Electron Phase Sensing in a High Q Mechanical Resonator
Electromechanical systems are novel devices incorporating a high Q mechanical oscillator within an electrical architecture. Due to their low energy dissipation characteristics, these devices offer unprecedented sensitivity for the detection of miniscule forces arising from for example magnetic moments, electron and nuclear spins. Furthermore, the purity of the mechanical mode enables fundamental energy dissipation processes to be studied for example electron-electron and electron-phonon interactions in quantum electron transport in low dimensional systems.
Imran Mahboob and Hiroshi Yamaguchi
Physical Science Laboratory
In this study, modulations in the phase of the electron wave function were used to detect the miniscule displacements of the mechanical element . A quasi-1D diffusive electron system in an InAs quantum well was incorporated onto an AlGaSb nano-mechanical suspended beam and is shown in Fig.1(a). Additionally, a Au wire was also placed on the suspended beam to enable the mechanical resonance to be actuated via the magnetomotive method where an alternating current was passed in the Au channel in the presence of a magnetic field. An out of plane beam resonance frequency, f0 = 10.268 MHz and quality factor, Q = 12500 was measured at 20 mK and is shown in Fig.1(b).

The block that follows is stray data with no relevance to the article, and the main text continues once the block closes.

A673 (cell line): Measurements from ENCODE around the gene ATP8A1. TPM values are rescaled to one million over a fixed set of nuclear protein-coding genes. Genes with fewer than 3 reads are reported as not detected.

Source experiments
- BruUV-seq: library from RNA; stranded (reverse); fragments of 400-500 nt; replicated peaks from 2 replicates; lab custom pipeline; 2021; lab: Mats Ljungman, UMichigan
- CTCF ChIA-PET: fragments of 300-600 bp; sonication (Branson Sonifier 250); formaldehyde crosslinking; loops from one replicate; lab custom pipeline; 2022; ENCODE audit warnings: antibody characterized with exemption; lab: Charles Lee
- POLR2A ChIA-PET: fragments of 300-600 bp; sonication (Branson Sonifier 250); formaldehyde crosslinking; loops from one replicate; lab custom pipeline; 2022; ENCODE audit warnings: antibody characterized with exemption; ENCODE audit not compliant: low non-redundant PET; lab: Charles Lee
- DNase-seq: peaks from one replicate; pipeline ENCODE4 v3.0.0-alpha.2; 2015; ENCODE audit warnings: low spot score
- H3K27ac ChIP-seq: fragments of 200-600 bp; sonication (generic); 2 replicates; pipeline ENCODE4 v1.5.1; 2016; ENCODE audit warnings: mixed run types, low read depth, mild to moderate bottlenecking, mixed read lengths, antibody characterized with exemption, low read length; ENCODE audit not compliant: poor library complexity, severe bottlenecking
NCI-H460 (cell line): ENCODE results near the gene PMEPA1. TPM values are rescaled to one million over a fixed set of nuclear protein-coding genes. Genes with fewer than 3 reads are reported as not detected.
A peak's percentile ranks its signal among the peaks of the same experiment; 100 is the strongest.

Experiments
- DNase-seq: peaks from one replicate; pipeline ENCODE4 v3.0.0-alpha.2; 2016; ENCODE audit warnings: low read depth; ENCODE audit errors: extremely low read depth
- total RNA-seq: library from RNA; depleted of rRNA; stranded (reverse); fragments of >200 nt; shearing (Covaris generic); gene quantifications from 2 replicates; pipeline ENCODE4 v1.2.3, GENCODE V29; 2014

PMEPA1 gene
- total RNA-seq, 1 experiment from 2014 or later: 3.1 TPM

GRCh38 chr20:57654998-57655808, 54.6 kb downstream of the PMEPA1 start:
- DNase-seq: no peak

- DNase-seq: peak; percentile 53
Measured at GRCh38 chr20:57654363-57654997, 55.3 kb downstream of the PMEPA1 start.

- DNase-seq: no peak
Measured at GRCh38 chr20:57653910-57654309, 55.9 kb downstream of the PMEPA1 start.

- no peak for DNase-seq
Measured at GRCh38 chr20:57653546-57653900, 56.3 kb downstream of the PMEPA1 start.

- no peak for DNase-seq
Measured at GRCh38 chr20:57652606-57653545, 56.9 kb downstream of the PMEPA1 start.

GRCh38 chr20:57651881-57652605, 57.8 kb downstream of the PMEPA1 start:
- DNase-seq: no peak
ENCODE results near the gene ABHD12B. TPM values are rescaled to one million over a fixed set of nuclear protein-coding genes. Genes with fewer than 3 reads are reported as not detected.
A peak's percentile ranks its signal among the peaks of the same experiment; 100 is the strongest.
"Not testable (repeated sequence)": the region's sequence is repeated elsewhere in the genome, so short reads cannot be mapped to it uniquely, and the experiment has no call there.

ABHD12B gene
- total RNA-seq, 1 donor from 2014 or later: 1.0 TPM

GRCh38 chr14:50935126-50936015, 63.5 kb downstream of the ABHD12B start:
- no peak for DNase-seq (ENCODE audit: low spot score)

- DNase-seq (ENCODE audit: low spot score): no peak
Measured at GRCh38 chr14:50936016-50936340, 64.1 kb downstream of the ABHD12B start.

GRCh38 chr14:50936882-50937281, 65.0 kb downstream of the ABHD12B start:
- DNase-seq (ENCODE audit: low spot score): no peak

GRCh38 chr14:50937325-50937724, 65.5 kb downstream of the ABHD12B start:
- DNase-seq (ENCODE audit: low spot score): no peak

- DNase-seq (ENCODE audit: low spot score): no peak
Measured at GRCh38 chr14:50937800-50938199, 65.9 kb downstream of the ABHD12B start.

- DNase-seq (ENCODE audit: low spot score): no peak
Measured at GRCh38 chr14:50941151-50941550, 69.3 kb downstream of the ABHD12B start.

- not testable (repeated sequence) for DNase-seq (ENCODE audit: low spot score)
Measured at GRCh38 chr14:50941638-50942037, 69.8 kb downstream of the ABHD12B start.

The beam oscillation was then detected by measuring the resistance change in the quasi-1D electron system as a function of beam vibration frequency and magnetic field. The resistance change at the beam resonance frequency (magnetopiezoresistance [MPR]) was strongly peaked. By varying the magnetic field, this resistance change at resonance could be modulated. The MPR at mechanical resonance showed reproducible highly periodic resistance oscillations which arise via strain induced electron phase modulation and is shown in Fig.1(c). The Fourier transform of the MPR [shown in Fig.1(d)] indicates that mechanical activation of the beam affects only a few electron trajectories and the electron interference in only a single electron loop gives rise to the resistance oscillations observed in the MPR.
 I. Mahboob, et al., Appl. Phys. Lett. 89 (2006) 192106.
Fig. 1. An SEM image of the device (8 µm long and 1.5 µm wide) (a). The beam resonance measured by the magnetomotive method (b). The MPR, measured at mechanical resonance in the quasi-1D InAs system (c). The Fourier transform of the MPR (d).
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